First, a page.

Coral Harbour’s Paul Pudlat was officially ordained as a deacon at the Anglican church in Rankin Inlet this past July 23.
Pudlat, 71, said being ordained as deacon by Lucy Netser, an Anglican pastor from Arviat, means that God is calling him to do what needs to be done spiritually in his community, as well as any other community he happens to be called to in the Kivalliq region or beyond.
He said he’s been in the clergy since 1986 and is looking forward to the new challenges awaiting him.
“To make a long story short, I would like to be the voice for God wherever I am, because he needs me to speak for him,” said Pudlat.
“So, if you hear me preaching somewhere, it’s not really me you hear speaking but, rather, God speaking to the people, and myself, through me.
“I didn’t make-up the bible. God made the bible and he wants us to follow where he is going. So, it is up to us to follow his word.
“We only live once and, if we don’t do it for God, we’re missing the other half of what we’re supposed to be doing. We have to bring it upon ourselves to do this and submit ourselves to God during our lives.”
Pudlat said church activities in Coral have slowed down a lot since the start of the pandemic. That’s mainly because the community is not gathering in the church together as it usually does – where they also hold their young person’s choir – and his preaching is not being done directly.
He finds it a lot harder trying to serve the community with church services limited to 50 people at a time due to Covid-19 restrictions, he said.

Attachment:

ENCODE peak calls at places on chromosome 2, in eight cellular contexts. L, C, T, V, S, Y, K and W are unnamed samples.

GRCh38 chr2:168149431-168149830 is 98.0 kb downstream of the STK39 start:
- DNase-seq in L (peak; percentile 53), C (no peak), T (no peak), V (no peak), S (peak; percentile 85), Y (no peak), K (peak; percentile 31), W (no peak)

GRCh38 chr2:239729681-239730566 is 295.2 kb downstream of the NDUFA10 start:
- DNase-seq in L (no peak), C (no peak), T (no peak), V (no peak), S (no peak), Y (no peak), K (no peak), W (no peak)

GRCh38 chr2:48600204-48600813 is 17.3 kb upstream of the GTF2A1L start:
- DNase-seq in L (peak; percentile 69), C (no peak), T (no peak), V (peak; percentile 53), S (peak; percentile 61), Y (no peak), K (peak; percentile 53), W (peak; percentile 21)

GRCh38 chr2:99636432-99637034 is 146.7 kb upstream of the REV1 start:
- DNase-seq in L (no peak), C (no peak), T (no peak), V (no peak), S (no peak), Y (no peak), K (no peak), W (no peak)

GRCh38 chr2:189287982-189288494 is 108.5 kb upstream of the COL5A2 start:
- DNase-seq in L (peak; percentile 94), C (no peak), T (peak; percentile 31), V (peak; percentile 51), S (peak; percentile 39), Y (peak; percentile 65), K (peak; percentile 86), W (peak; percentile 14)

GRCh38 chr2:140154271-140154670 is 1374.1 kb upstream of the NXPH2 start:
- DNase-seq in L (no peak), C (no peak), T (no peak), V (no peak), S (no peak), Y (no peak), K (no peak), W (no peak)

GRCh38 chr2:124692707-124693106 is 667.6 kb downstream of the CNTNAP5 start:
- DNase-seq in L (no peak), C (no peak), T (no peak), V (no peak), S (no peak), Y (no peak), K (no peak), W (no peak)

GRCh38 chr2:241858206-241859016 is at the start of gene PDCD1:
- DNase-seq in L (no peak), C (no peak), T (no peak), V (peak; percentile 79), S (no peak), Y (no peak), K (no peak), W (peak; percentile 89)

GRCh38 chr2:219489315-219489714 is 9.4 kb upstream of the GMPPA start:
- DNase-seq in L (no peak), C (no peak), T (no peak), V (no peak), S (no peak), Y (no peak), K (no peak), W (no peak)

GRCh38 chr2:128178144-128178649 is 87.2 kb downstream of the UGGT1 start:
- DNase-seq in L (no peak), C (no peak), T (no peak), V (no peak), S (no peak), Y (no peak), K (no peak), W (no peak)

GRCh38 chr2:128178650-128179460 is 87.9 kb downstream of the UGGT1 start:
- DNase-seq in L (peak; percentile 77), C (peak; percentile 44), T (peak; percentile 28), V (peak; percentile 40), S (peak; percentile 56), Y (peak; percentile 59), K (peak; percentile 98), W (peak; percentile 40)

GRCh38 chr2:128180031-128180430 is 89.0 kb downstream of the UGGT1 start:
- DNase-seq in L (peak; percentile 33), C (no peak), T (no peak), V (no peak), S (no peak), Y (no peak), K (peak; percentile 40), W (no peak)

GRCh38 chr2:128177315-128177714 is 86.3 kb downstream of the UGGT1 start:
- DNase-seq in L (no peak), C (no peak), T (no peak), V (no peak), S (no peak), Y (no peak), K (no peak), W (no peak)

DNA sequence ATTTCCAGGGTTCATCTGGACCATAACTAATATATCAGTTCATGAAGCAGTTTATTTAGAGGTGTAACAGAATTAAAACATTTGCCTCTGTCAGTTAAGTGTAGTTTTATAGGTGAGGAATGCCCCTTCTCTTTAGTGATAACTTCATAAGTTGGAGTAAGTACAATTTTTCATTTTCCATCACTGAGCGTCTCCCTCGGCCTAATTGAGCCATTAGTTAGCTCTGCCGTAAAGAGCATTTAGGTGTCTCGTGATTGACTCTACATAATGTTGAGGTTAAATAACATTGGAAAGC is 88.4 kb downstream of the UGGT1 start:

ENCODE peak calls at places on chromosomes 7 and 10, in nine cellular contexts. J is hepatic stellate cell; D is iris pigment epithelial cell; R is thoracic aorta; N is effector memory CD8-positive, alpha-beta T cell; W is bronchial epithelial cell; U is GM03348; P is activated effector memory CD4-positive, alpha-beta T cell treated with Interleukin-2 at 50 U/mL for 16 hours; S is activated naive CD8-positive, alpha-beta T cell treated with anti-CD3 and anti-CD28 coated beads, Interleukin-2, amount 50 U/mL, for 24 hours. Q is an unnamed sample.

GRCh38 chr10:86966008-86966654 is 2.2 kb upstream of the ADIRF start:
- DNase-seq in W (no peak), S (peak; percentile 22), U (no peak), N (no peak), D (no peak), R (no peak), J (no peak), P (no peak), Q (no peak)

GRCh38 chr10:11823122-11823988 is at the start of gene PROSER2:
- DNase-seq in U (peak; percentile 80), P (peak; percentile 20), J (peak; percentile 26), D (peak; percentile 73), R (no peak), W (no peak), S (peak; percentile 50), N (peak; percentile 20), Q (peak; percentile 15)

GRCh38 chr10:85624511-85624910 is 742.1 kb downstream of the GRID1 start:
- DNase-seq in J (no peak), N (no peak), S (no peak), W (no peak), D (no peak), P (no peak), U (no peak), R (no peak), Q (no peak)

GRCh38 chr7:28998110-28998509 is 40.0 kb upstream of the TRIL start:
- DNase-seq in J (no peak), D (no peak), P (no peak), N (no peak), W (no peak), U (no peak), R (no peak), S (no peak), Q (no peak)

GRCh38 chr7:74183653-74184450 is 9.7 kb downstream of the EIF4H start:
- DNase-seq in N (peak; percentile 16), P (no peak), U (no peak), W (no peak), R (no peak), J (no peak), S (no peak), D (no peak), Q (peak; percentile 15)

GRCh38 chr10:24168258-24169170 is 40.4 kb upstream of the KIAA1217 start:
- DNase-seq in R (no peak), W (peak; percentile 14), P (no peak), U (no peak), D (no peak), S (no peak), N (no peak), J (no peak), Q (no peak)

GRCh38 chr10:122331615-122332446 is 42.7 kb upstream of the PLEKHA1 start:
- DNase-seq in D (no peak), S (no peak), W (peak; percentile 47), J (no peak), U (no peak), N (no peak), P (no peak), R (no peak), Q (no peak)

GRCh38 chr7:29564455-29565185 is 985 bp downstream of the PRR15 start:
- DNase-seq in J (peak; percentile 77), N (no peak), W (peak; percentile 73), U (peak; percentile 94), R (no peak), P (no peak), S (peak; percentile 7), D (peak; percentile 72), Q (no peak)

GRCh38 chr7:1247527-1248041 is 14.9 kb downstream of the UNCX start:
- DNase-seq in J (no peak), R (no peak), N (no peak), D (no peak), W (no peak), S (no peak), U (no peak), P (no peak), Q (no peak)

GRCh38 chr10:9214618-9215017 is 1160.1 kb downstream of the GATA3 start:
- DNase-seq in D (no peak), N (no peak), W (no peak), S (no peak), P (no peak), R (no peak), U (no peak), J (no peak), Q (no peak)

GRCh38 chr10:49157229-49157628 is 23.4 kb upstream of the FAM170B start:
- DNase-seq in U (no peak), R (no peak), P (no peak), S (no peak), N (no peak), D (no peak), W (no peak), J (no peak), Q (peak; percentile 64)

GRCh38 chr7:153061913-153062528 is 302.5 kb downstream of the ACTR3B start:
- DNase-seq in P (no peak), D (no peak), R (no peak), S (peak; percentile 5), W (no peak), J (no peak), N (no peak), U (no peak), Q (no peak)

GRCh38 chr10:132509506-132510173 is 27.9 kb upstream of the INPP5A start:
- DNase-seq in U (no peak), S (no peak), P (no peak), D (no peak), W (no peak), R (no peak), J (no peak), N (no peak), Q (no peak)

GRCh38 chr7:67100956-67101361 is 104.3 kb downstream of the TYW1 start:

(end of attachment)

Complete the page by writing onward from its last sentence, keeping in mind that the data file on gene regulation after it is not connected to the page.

However, he is doing radio shows where many more residents can tune-in.
“Hopefully, God has also been able to send his voice through the radio for both the people and myself,” he said. “I like to think the youth in Coral Harbour are doing well spiritually but, like I said, it’s become harder for us to spread the word of God in the church since people aren’t going to church as much during the pandemic.
“By that I mean we’re still going to church as a community, but only in the morning. That’s where we do our other half of our lives for God.”
Pudlat said Covid-19 has changed life around the globe quite drastically during 2020.
He said no one in the world expected what was coming their way and that rings especially true in small, remote communities.
“We know Covid is out there and that it touches people. We know it kills people and can take away the loved ones of so many.
“How do we deal with that? It’s hard for us to imagine that one day, eventually, it may make it into our communities, but we have to face the fact that possibility exists.
“It’s hard, I know, but that’s the reality of it and we must face that reality.”
Pudlat said becoming a deacon has changed his responsibilities a lot.
He said he still needs to receive more training as he goes along but, with Covid-19, it’s become hard just to meet with ministers to discuss the options that he will have moving forward.
“I’m going to be doing some of the work of the ministers in some communities, such as conducting marriage services, baptisms, and other duties such as keeping records of things around the church for year’s end, and holding meetings with parishioners in the vestry and working directly with them.
“I have no intentions of slowing down, even at 71, until God calls me home. If anything, I’m going stronger than ever right now.
“I could not have done this by myself and I would like to thank the people who had a part in ordaining me in the Anglican church in Rankin Inlet during the Covid pandemic, especially Lucy Netser.
“I would also like to thank everyone who supported me, especially my wife, Emily, who stood by my side through both high times and low. I love you.”